There is a fascinating new law in Italy that seems a victory for the growing population of polyamorists around the world. Italy may drop the promise for couples to remain faithful in marriage as a commitment that may be viewed as outdated or objectionable by many modern couples who do not view sexual “fidelity” as a precondition for marriage.
Senators supporting the change to the Civil Code maintain that the bar on adultery is a “cultural legacy from an outdated and obsolete vision of marriage, family, and the rights and duties of spouses.” This follows rulings in Italian courts rejecting the claim that a spouse’s infidelity can be treated as the cause for a divorce. The burden is on the other spouse to show that the infidelity led to the irreconcilable breakdown of the marriage.
Some sponsors tied the change to the advancement of status of women and children, noting that fidelity of women was viewed as the condition for determining the “legitimacy’ of children.”
A 2013 poll showed that 55 percent of men and roughly 33 percent women in Italy admitted to adultery.
The change is a victory for those who have long argued for the right to maintain alternative definitions of marriage — an issue at the heart of our “Sister Wives” case currently before the Supreme Court.
The term polygamy generally refers to any form of plural marriage and is derived from the Greek polys gamos, literally meaning “often married.” While polygamy is often used as synonymous with marriages composed of one husband and multiple wives (as opposed to monogamy), it can refer to any of three common forms of plural marriage. Polygyny is specifically a plural marriage of a man and more than one wife. Polyandry is specifically a plural marriage of a woman with more than one husband. Finally, there are some families who have multiple husbands and wives which are commonly referred to as “group marriages.”
While polygyny, polyandry, and group marriages are the three principle groups of polygamy, there is a fourth group that has a distinct history and meaning: polyamorists. That is the group that may be most interested in this change. Polyamory is subject to more varied definitions, but generally refers to consensual relationship where participants have more than one sexual partner. Polyamorists often express lasting relationships and expectations with their lovers. Under some laws, these relationships would qualify as common law marriage or cohabitation or conjugal unions – and thus treated as polygamy or bigamy. Polyamory may, for example, more properly describe some relationships in some communal homes where a subset of individuals consider themselves partners. This is sometimes referred to as polyfidelity. Polyandry and group marriage are particularly found in non-religious settings. In the 1960s and 1970s in the United States and Canada, such plural families were often found in communes or alternative communities. For example, polyandrous families (and polyamorist relationships) were not uncommon in the San Francisco area and group families were found throughout the United States and Canada in the 1960s.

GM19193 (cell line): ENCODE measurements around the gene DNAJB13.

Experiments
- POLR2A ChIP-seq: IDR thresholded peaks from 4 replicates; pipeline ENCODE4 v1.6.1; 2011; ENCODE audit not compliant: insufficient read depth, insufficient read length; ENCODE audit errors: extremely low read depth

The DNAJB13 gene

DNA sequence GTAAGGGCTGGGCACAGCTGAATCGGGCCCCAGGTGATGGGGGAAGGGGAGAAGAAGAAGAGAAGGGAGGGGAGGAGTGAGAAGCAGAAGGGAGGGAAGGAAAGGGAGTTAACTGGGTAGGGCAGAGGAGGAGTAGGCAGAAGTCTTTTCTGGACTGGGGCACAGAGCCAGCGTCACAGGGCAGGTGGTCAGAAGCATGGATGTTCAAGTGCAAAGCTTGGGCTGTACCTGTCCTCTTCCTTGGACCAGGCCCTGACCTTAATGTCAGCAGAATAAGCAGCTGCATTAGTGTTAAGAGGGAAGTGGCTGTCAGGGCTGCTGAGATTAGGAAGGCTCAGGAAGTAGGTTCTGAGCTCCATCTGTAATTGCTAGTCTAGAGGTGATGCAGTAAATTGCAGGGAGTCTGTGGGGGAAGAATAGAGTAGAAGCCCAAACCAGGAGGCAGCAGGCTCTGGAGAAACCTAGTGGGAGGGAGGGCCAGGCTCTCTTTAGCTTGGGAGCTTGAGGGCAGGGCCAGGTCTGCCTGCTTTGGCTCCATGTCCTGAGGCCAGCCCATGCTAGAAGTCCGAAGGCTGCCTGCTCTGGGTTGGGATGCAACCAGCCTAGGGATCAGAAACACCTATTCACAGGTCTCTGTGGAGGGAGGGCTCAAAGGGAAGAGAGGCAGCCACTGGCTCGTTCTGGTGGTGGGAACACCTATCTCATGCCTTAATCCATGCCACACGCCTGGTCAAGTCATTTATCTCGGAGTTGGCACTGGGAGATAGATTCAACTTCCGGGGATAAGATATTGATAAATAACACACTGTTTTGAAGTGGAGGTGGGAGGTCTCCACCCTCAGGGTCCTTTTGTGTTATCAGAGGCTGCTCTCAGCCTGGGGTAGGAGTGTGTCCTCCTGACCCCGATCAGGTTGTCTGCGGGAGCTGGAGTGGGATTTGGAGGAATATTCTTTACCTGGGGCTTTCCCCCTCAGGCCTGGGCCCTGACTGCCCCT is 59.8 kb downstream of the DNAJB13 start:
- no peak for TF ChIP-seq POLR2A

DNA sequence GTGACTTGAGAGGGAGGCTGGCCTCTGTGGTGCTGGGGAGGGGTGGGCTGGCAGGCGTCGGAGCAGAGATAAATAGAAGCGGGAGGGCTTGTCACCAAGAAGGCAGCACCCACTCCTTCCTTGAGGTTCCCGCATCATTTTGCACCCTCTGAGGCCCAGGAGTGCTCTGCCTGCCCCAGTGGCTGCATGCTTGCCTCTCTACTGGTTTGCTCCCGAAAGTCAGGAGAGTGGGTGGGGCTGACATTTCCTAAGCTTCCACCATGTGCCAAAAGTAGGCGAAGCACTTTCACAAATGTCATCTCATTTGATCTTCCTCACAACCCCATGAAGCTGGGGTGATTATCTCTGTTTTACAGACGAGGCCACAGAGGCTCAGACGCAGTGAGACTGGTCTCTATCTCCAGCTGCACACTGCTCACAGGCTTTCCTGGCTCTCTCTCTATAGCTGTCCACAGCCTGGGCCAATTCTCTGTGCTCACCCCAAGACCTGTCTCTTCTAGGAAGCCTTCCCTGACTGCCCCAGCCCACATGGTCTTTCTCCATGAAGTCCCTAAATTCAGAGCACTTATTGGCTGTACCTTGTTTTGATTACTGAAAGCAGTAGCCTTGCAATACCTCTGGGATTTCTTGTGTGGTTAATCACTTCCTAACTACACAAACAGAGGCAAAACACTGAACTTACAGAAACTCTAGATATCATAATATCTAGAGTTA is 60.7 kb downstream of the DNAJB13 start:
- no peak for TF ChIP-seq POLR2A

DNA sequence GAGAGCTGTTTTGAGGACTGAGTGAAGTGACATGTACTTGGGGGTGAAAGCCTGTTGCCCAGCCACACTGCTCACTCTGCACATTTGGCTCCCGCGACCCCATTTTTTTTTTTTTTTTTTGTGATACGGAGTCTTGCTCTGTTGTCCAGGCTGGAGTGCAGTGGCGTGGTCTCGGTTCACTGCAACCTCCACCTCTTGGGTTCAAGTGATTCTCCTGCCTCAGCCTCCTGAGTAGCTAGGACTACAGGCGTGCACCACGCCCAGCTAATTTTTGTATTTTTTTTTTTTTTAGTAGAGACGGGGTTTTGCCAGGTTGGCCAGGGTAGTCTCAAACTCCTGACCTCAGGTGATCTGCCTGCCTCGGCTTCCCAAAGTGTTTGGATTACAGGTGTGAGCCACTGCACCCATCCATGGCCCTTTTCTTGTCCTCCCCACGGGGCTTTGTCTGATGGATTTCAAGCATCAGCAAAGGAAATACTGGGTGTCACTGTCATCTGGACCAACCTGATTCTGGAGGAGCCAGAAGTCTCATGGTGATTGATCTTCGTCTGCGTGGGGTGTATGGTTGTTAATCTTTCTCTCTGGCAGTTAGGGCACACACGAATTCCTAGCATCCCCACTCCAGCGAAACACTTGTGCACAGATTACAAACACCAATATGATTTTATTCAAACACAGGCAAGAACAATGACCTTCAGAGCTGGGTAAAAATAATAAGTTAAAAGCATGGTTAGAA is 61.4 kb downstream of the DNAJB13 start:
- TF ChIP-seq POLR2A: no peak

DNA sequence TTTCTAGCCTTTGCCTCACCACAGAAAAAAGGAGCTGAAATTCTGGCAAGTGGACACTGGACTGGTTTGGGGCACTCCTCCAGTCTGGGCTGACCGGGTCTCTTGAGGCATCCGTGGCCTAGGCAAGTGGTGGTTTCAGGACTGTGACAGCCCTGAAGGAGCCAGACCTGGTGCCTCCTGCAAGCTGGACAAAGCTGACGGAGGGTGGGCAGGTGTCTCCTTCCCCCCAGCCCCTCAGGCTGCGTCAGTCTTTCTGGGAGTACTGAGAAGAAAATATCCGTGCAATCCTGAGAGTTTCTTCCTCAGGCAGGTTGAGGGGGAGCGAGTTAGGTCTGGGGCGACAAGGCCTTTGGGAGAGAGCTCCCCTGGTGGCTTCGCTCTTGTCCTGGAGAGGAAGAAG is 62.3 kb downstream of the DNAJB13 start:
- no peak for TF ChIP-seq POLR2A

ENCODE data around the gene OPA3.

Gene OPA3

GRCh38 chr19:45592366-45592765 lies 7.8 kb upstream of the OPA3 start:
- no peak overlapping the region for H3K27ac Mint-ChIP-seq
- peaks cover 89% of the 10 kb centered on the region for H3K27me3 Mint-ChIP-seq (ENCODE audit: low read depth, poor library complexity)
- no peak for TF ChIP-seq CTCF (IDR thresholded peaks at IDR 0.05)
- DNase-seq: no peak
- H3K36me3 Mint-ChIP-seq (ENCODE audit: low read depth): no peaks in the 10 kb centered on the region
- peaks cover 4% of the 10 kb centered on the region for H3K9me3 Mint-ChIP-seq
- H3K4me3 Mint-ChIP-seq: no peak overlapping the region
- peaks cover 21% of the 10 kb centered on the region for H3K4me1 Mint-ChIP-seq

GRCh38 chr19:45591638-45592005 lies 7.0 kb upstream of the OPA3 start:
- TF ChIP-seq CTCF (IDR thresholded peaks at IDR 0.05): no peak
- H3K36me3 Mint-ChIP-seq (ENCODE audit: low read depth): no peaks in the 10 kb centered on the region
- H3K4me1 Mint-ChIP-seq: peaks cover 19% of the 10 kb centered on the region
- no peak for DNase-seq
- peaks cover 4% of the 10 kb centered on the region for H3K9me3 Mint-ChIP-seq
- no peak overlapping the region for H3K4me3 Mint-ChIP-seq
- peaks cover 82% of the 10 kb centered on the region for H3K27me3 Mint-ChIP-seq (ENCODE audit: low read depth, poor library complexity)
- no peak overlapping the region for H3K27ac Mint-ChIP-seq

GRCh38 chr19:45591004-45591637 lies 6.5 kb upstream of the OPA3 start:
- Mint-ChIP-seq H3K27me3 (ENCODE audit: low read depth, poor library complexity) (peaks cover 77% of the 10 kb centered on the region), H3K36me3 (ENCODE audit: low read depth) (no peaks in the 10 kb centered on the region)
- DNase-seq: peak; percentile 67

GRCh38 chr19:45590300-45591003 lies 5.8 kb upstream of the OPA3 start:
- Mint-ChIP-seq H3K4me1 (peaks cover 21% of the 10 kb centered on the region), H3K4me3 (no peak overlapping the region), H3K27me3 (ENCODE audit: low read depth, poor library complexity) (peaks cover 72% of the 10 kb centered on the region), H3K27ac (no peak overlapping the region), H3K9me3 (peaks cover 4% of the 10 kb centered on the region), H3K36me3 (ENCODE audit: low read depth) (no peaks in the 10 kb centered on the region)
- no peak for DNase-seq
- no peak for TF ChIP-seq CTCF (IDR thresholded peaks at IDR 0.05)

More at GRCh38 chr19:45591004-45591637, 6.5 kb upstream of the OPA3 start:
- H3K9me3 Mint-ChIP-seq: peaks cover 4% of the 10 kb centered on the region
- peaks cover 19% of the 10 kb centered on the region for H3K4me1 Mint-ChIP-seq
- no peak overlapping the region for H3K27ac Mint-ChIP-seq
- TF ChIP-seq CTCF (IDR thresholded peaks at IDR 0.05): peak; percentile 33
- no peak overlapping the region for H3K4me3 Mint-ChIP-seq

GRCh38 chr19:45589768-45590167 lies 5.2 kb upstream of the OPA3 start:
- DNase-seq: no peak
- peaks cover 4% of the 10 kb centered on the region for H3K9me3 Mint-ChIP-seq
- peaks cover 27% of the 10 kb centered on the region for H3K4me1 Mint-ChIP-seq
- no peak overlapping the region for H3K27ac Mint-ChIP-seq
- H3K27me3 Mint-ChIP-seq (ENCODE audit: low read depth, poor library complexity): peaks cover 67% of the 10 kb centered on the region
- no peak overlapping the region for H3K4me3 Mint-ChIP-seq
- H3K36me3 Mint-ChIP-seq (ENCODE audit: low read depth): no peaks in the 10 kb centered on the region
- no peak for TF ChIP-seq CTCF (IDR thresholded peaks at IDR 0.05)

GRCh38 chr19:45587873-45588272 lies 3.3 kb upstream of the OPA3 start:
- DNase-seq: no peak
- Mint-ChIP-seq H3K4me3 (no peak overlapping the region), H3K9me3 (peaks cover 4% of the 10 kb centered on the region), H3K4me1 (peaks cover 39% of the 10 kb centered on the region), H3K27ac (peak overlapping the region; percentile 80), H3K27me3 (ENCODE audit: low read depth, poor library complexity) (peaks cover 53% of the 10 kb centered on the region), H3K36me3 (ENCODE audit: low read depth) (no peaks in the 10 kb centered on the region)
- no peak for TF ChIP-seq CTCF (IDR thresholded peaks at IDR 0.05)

The Italian legislation could reflect a trend toward a more varied definition of the foundations of marriage. Indeed, I have long argued for treating marriages legally under a uniform civil union standard as a binding agreement through the state. This would leave the conditions or expectations of marriages to the individuals and their specific religious or social values. While I do not agree with these alternative definitions of marriage personally, I have long been uncomfortable with the state policing matters of moral integrity or compliance. It is admittedly a more libertarian view that seeks to leave such issues to families or individuals to decide within their own faith structures. That said, however, I also believe that infidelity is a legitimate basis to terminate a marriage for most people. That should not change. Indeed, couples should be allowed to divorce on any grounds of incompatibility. I have never agreed with society imposing long waiting periods or forcing people to prove that they cannot remain married when they clearly do not want to do so. Couples can create these mutually binding agreements with the state and they can dissolve such agreements. Infidelity remains one of the primary reasons for seeking such a termination.
What do you think about the Italian legislation?
70 thoughts on “Italy Moves To Remove The Promise Fidelity As A Condition For Marriage”
Mankind keeps digging in their rebellion to their Creator.
This is going to end well. 😢
When Maryland’s noted Poe (Poe on Pleading & Practice) addressed the issue of a fine for the commission of adultry, it is reported that his response was, … nea, gentlemen, adultry is not a crime, but a pleasure.
The current $10 penalty associated with the criminal charge of adultry never gets rescinded apparently (1) because the fine itself it is hardly excessive, and (5) because the potential for a criminal charge allows one to take the 5th in a divorce case, after which those not already in AA can drink a 5th in celebration of at least something. Lol
Obviously, the second point should read (2), not (5), but how to correct an error only noticed after the fact is ‘unclear’ in this feature.
Look. I am married to a WOP. A married Italian woman will probably shoot her husband if he cheats. Nuff said. I gotta go to bed. Or I will get slapped for being late.
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